He missed most of Thursday’s 31-30 victory over the Chiefs, and the NFL suspended him one game without pay on Friday. That could cost Lynch a $79,411 game check and a $31,250 per-game roster bonus.

ESPN reports that Peters by phone spoke at Lynch’s appeal hearing, where the running back’s team also cited precedent of others contacting an official without getting suspended. Leaving the sideline, however, may not help his appeal.

Del Rio said he hadn’t spoken with Lynch since the ejection.

“I said the other night I was disappointed that we had a player leave the bench,” Del Rio said. “It’s something we talk about – don’t leave the bench area.”

The Raiders ran with Jalen Richard and DeAndre Washington after Lynch’s ejection, and combined for 67 yards and a touchdown on 18 carries. The pair with shoulder a rushing load Sunday at Buffalo if Lynch is unavailable.

“They don’t have the size and the power but they have a little more quickness, they catch the ball a little easier, better route-runners, things like so,” Del Rio said. “So, if you’re playing a little more wide open, in some respects they give you a little more juice. Marshawn give you the power back when you want to finish people and in tough situations. Those guys give you more than a change of pace.”

 

Why Steph Curry can never, ever chuck his mouthpiece again

Why Steph Curry can never, ever chuck his mouthpiece again

Stephen Curry knows he asked for this one. Begged for it. Wanted it so bad he not only ripped his mouthpiece out of his face but also wound up and fired it in the direction of a game official.

He has to be, and likely is, pleased that the NBA wanted nothing more than a $50,000 bite out of his newly fortified paycheck.

“It was a dumb thing to do. Stupid,” he said after shootaround Monday morning. “Learn from it and try to move on and be better.”

It was not nearly enough for the league that Curry apologized immediately after the mouthpiece-tossing incident that got him tossed in the fourth quarter of the Warriors’ 111-101 loss to the Grizzlies on Saturday. Apologies don’t carry much weight in these matters and they are entirely weightless when it’s a second offense.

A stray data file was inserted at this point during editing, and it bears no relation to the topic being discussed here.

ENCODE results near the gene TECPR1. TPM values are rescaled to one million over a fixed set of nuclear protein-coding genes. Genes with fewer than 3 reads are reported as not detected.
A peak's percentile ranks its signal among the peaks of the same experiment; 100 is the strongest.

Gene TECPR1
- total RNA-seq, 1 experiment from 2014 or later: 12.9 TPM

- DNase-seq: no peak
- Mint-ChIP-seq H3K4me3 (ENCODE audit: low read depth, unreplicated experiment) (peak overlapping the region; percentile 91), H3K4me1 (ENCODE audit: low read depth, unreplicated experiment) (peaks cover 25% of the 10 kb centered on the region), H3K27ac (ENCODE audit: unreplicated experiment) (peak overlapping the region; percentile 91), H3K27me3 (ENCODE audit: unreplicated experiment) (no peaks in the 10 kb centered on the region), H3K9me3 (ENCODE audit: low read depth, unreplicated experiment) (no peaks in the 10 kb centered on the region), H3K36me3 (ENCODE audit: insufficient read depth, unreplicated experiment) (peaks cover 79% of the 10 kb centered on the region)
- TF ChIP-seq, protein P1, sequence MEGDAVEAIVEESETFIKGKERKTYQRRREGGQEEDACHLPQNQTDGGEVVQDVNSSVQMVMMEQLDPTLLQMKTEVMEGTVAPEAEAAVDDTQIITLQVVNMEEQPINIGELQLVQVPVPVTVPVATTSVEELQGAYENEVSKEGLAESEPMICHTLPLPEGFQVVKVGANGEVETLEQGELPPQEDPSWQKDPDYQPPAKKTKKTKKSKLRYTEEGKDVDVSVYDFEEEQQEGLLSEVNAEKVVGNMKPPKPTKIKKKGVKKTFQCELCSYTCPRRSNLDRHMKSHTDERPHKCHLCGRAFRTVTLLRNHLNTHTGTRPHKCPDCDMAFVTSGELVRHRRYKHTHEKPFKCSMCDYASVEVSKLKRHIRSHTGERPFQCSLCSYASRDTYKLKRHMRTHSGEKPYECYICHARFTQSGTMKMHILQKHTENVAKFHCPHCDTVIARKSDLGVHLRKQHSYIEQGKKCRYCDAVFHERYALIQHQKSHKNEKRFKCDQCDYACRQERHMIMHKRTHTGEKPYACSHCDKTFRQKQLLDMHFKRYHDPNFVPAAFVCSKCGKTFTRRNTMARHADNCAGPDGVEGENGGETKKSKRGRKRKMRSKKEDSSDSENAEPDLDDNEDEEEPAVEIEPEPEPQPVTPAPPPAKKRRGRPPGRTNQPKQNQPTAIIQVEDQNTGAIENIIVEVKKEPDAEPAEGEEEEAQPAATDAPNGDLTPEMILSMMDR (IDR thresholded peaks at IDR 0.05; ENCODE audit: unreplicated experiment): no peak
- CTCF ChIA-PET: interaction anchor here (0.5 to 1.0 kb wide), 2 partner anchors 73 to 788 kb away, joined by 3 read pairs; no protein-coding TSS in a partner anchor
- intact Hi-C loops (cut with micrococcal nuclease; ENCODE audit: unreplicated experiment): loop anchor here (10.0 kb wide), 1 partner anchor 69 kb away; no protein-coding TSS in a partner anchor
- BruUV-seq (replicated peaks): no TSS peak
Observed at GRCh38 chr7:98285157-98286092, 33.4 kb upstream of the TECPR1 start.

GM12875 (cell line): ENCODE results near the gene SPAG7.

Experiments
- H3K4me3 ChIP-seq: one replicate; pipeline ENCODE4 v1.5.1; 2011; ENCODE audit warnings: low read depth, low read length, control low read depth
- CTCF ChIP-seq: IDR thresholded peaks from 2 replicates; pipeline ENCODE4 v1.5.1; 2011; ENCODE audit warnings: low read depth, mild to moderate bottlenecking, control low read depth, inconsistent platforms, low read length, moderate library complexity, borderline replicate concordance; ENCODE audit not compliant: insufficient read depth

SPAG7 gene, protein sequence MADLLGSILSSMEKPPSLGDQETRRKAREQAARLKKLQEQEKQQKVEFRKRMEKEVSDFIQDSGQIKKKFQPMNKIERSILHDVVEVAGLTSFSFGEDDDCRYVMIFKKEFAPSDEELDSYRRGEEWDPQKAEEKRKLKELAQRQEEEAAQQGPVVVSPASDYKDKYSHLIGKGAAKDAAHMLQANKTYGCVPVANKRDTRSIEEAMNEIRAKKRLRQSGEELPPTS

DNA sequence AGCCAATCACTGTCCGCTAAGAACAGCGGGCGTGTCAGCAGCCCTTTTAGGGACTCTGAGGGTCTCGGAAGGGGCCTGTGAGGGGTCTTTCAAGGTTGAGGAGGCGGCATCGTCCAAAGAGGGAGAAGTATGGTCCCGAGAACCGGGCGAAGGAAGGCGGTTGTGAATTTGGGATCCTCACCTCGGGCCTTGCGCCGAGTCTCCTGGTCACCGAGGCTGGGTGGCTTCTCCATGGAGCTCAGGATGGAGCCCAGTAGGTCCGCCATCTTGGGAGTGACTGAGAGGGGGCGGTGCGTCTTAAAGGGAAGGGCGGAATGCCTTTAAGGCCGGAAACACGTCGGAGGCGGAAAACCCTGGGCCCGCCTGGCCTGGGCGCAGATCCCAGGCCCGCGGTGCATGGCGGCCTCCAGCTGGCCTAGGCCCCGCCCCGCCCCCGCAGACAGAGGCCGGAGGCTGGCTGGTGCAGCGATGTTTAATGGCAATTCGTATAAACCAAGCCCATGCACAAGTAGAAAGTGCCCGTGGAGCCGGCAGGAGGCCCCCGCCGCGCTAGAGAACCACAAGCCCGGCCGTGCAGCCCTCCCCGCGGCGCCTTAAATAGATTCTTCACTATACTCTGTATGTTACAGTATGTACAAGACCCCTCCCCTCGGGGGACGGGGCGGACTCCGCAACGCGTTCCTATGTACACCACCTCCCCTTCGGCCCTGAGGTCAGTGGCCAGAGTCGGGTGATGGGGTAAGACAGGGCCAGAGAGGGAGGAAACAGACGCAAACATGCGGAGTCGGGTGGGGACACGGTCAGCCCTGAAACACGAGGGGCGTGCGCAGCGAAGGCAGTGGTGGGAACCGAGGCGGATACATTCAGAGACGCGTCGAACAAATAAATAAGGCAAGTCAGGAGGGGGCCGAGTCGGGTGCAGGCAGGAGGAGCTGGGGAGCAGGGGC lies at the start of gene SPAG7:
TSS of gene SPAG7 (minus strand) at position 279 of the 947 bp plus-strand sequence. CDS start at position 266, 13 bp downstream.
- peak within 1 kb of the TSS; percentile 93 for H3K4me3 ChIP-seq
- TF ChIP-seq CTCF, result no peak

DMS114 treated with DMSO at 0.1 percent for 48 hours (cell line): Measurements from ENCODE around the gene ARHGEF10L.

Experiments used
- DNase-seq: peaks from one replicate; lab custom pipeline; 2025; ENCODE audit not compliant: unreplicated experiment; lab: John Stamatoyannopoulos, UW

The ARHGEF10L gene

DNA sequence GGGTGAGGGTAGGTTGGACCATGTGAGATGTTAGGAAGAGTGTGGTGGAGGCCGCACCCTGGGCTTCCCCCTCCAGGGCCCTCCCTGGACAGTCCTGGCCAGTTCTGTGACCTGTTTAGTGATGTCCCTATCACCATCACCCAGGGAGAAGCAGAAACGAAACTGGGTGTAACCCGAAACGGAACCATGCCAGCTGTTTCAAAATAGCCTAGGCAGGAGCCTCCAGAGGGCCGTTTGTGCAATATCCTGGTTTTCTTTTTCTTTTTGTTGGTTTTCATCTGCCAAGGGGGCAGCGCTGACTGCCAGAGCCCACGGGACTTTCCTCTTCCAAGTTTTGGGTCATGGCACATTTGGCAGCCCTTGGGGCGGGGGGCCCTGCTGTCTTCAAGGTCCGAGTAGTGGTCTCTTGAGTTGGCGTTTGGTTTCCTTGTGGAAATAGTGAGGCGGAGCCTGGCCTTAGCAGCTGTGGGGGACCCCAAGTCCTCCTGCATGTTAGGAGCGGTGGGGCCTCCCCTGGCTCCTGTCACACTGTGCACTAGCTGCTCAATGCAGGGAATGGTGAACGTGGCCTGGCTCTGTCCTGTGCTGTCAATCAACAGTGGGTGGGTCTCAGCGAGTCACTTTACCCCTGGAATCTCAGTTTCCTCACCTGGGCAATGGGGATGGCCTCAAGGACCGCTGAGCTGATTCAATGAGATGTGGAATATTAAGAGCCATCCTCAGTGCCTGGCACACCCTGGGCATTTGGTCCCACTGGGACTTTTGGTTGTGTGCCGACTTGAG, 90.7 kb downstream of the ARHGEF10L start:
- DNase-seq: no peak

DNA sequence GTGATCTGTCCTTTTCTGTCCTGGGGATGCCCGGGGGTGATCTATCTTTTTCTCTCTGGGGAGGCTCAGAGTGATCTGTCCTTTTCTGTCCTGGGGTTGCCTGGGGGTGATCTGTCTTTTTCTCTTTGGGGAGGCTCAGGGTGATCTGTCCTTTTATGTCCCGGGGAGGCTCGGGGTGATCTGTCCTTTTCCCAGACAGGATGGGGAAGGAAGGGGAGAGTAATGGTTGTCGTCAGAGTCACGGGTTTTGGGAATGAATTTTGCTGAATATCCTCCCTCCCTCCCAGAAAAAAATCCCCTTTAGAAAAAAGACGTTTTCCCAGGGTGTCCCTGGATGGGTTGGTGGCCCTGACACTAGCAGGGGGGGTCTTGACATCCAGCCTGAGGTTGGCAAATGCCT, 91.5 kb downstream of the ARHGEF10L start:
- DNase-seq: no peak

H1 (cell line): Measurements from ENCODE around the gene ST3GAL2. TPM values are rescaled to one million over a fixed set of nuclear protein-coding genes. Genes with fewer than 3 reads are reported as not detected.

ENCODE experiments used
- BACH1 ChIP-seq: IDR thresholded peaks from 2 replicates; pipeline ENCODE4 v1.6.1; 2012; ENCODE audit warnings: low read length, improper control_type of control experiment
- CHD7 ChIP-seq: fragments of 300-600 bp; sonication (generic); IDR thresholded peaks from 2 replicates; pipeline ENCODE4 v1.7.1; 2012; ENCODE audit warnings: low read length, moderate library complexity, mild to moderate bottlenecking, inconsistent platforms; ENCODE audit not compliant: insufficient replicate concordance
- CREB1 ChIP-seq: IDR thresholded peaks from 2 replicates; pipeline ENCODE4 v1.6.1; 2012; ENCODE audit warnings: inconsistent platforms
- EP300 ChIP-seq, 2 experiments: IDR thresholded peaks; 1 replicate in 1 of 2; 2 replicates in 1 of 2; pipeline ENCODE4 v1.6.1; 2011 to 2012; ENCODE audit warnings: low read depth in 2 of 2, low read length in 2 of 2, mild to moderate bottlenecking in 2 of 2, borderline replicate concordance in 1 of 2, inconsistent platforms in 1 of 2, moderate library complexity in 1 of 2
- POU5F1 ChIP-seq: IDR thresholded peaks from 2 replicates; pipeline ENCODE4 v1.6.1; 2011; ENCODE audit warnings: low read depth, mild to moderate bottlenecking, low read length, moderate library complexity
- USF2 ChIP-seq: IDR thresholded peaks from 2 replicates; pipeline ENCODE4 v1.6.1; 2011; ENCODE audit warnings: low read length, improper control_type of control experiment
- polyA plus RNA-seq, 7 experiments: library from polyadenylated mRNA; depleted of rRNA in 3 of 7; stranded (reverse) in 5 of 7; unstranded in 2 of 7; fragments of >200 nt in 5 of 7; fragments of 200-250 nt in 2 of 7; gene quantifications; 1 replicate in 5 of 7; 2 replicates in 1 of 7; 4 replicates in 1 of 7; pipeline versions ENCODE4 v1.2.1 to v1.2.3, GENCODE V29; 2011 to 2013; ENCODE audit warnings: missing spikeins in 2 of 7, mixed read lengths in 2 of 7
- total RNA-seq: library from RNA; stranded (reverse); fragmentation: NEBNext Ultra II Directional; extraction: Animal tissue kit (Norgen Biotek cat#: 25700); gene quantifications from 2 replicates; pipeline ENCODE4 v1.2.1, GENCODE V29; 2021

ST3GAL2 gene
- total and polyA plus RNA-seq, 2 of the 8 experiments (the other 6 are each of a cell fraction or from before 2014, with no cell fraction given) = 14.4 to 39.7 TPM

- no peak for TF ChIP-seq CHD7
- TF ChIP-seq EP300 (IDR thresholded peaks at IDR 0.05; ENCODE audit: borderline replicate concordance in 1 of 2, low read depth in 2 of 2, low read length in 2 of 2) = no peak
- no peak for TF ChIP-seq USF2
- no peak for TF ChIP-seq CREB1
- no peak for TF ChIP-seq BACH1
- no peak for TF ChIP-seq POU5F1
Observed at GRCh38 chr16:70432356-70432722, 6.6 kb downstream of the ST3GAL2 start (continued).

And that’s what this was, as you may recall Curry flinging his mouthpiece late in Game 6 of the 2016 NBA Finals at Quicken Loans Arena in Cleveland. He was tossed from that game, too.

Of more importance, and what Curry has to take away from this is that he can’t afford another offense. Ever. Though he surely can afford it monetarily, it would rob the Warriors of their offensive catalyst.

Throwing a mouthpiece once is a forgivable mistake. Doing it twice is a relapse that some may forgive while others definitely will not. Doing it three or more times falls into the selfish category, even if selfishness is not a characteristic fairly applied to the two-time MVP.

It’s conceivable that no one in the NBA gets pushed and grabbed and knocked around as much, without a whistle, as does Curry. Part of this is on him, for not being better at selling calls. Part of it is on officials who typically use a different standard for him than those usually set for MVP-caliber players.

Through it all, and it has gone on for years, Curry rarely says a peep. He plays on, simmering, but staying on task.

“I think people on the outside automatically think that these guys can control everything and be robots and score 35 and be perfectly composed,” Warriors coach Steve Kerr said Monday morning. “But they’re all human beings, just like the rest of us. There’s going to be times where you lose your mind. There’s going to be times where you get angry and times where you’re in perfect mental and you’re playing at a high level and everything is under control.

But nobody can keep that level 100 percent of the time.”

Curry’s actions Saturday in Memphis were only partly the result of the officiating. The Warriors were losing, again. Curry was committing silly fouls, again. It was a buildup of unfavorable events and he lost it.

“We were playing terrible,” Curry said Monday morning. “I was frustrated because I was fouling. I thought I got fouled on the last play. The reaction was definitely a little over the top.

“Stuff happens. I’m going to try to continue to be myself and show some fire, but do it in a way that doesn’t take away from the team and misrepresent who I am.”

Curry said Monday that he didn’t bother to review his actions because he knew how unbecoming they were. He also expressed regret about lashing out. There was no need to brace for the fine he knew was coming.

Next time, though it won’t be a fine that will take a fraction of his check. Next time, it’ll be a suspension that will take away a piece of the Warriors.